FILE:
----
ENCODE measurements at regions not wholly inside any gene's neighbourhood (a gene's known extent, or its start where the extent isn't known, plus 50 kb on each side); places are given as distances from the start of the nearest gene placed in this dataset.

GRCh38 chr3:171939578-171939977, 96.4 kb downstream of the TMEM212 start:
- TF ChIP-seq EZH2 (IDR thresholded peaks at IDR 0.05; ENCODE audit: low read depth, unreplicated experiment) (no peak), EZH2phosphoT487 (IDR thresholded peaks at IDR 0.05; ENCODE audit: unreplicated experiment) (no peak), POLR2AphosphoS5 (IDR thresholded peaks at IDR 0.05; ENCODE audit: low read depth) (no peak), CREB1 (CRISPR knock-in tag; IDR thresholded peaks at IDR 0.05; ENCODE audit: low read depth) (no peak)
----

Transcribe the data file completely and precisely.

ENCODE measurements at regions not wholly inside any gene's neighbourhood (a gene's known extent, or its start where the extent isn't known, plus 50 kb on each side); places are given as distances from the start of the nearest gene placed in this dataset.

GRCh38 chr3:171939578-171939977, 96.4 kb downstream of the TMEM212 start:
- TF ChIP-seq EZH2 (IDR thresholded peaks at IDR 0.05; ENCODE audit: low read depth, unreplicated experiment) (no peak), EZH2phosphoT487 (IDR thresholded peaks at IDR 0.05; ENCODE audit: unreplicated experiment) (no peak), POLR2AphosphoS5 (IDR thresholded peaks at IDR 0.05; ENCODE audit: low read depth) (no peak), CREB1 (CRISPR knock-in tag; IDR thresholded peaks at IDR 0.05; ENCODE audit: low read depth) (no peak)